February 13, 2014

Employers need to carefully scrutinize resignations and ensure there is an effective “quit” before refusing to take back an employee who has a change of heart. The words “I quit” aren’t necessarily binding if the employee resigns in anger, due to stress or because of a mental disability and there is no objective confirmation of the employee’s intention to quit. When can an employer rely on a resignation as conclusive? When can an employee change his or her mind? These and other critical questions regarding resignations given while suffering from stress, anger and illness will be addressed by Lancaster’s panel of experts in this audio session.

  • When is a “quit” a valid resignation? What makes a resignation valid and when can an employer “accept” an employee’s resignation? How will adjudicators determine whether an employee’s words or actions equate to resignation? What kinds of statements will indicate an unequivocal intention to resign? Under what circumstances must the employer take back an employee who resigns, but later changes his or her mind? Can the employer influence resignation by threatening to terminate an employee if s/he does not resign or by suggesting that an employee should resign or retire?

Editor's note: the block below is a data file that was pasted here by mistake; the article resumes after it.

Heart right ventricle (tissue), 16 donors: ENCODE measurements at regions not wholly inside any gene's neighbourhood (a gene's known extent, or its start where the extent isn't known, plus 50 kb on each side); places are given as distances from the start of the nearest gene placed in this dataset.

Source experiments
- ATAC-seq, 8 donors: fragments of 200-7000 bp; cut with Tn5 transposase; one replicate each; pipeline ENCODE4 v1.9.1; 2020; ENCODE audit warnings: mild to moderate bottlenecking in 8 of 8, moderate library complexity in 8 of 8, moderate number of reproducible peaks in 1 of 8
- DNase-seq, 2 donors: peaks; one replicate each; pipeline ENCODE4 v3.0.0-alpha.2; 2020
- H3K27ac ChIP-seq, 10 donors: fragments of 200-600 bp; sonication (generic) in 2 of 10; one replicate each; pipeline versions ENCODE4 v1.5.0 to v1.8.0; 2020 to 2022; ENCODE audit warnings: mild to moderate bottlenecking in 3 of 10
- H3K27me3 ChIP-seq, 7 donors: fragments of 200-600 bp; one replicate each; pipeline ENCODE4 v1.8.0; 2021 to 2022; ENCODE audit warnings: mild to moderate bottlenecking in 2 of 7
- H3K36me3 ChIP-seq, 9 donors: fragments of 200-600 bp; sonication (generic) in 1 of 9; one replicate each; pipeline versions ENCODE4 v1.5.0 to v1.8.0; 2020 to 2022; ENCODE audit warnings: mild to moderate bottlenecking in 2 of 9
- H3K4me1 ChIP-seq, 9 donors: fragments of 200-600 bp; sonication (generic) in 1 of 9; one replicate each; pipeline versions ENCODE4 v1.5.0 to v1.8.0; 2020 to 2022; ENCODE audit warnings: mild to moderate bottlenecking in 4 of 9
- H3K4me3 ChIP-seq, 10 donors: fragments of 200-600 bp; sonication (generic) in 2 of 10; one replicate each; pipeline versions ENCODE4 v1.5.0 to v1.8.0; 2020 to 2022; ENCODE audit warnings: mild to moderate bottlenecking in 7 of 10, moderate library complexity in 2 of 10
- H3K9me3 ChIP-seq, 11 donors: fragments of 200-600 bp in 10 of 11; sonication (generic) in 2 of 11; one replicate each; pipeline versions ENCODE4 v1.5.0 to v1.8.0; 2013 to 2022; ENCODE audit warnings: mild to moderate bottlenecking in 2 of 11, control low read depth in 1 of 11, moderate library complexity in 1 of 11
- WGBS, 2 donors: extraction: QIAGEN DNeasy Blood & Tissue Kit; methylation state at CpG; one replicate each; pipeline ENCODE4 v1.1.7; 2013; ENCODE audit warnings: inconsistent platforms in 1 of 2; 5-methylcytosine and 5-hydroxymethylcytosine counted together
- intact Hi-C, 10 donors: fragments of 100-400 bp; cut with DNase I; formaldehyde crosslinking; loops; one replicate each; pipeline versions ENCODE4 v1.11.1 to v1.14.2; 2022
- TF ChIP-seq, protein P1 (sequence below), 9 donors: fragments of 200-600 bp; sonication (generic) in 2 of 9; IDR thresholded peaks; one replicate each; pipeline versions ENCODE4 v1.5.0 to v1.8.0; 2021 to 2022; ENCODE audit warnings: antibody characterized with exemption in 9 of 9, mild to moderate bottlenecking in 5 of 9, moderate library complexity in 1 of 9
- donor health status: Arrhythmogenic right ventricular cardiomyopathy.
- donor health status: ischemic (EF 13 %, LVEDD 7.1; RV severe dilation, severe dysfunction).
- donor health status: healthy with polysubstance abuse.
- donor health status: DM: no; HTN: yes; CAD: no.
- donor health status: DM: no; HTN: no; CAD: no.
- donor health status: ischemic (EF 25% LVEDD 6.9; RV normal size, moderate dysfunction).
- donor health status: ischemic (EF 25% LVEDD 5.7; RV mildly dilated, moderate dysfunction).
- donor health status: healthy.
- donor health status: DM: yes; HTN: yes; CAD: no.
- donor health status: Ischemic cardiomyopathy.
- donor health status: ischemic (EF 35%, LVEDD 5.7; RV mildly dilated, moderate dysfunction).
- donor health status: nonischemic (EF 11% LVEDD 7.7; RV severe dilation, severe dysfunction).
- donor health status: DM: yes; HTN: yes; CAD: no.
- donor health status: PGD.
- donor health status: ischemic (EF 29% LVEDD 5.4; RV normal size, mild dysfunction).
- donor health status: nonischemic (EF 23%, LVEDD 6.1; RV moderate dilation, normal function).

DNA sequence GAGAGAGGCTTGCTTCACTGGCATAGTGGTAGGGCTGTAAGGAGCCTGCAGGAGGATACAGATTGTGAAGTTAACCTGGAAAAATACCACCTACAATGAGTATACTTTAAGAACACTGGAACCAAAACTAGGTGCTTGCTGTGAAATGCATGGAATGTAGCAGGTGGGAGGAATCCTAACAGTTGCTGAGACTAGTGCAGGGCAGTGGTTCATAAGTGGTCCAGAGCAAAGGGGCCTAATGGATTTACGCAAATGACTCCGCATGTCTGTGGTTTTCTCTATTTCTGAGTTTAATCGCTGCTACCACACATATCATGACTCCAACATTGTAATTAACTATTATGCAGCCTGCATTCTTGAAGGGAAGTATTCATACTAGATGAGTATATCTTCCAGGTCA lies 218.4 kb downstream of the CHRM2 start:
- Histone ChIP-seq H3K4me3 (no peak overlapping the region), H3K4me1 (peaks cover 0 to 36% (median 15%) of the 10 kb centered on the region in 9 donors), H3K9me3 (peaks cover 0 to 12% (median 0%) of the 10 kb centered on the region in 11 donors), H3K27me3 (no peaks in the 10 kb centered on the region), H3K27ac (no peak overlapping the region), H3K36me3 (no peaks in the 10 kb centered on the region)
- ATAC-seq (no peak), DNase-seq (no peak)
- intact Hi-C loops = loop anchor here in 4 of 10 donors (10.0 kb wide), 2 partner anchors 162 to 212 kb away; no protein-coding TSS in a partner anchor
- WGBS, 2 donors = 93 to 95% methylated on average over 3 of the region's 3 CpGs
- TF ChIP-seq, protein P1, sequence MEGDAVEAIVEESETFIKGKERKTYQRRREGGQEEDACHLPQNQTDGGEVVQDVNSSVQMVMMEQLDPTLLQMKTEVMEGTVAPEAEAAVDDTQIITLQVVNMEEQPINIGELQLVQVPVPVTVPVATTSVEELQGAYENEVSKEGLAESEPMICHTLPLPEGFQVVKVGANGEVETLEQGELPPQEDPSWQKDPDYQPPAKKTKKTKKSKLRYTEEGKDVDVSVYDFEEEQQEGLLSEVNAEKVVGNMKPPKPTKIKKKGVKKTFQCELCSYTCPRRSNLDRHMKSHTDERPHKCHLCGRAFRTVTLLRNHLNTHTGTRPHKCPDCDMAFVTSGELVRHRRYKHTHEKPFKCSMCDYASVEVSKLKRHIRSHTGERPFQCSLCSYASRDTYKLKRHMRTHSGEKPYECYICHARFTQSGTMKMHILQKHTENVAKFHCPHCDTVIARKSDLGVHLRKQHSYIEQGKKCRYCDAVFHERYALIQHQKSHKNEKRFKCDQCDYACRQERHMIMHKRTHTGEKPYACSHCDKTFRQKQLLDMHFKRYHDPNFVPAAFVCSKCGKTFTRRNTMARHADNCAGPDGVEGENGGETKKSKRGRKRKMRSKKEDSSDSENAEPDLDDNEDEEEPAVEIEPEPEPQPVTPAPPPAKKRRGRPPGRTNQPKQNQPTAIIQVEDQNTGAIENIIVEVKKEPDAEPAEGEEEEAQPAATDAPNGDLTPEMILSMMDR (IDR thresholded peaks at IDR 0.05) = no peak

• Anger, stress, depression and other mental illness: What are the signs and symptoms of resignations impacted by mental illness such as depression or addiction that an employer should look out for? Which stress-related disorders have been recognized in the case law as disabilities under human rights legislation? What medical evidence is necessary to prove that an employee’s stress or anger-related resignation was actually due to a disability protected under human rights legislation? Can an employee’s capacity to resign be compromised by mental illness that does not amount to a disability under human rights legislation?
  • Accepting, questioning and reversing resignations: How should an employer react when a resignation is given “in the heat of the moment,” potentially under the influence of stress, anger or other emotions? Is a “cooling off period” always necessary? Does the employer have a duty to question a disabled employee’s intention or capacity to resign as part of its duty to accommodate? Will an arbitrator always reinstate an employee whose resignation was invalid due to disability? Are damages for bad faith dismissal or human rights violations available when an employer improperly accepts an employee’s resignation?
  • Getting it right: What policies can employers put in place to ensure fair and legally compliant practices regarding employee resignations? What common accommodations, such as counselling, might be helpful for an employer to offer before an employee reaches the point of quitting? What can the union do to assist members considering resignation or who may have quit under the influence of stress, anger or mental illness?